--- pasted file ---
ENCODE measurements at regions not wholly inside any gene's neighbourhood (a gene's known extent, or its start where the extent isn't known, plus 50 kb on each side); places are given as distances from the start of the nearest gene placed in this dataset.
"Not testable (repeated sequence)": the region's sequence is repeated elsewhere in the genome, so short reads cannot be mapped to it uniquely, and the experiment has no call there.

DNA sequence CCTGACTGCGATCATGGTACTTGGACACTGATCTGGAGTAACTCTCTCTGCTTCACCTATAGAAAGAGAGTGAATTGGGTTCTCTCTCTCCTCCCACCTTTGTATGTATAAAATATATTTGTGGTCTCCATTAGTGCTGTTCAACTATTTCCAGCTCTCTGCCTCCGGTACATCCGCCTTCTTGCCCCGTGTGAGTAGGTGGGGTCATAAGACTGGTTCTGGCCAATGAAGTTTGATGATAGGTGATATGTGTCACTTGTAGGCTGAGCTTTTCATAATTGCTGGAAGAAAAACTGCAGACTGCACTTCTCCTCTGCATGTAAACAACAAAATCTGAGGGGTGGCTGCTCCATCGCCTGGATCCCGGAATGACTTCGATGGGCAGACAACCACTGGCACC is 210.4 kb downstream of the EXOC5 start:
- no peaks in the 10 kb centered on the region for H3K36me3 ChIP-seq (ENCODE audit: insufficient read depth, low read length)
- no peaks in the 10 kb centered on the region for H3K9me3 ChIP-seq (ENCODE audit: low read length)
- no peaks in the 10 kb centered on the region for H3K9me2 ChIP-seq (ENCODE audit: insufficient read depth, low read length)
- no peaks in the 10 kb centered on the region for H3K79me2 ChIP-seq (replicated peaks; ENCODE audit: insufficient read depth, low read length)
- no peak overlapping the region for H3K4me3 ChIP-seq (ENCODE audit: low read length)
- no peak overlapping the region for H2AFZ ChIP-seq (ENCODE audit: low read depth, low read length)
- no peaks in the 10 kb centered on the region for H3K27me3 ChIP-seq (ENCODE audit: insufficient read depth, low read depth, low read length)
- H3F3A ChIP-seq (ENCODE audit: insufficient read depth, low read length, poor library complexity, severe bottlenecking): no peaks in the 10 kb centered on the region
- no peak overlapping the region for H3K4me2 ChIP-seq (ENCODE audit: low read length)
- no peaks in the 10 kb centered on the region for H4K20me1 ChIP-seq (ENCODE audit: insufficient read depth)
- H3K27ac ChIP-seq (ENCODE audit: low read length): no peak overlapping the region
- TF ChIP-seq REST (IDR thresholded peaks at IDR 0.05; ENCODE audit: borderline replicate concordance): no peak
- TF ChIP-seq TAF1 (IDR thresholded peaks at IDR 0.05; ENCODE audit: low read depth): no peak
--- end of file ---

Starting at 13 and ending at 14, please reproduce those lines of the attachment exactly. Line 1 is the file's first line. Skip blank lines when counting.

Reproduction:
- no peaks in the 10 kb centered on the region for H4K20me1 ChIP-seq (ENCODE audit: insufficient read depth)
- H3K27ac ChIP-seq (ENCODE audit: low read length): no peak overlapping the region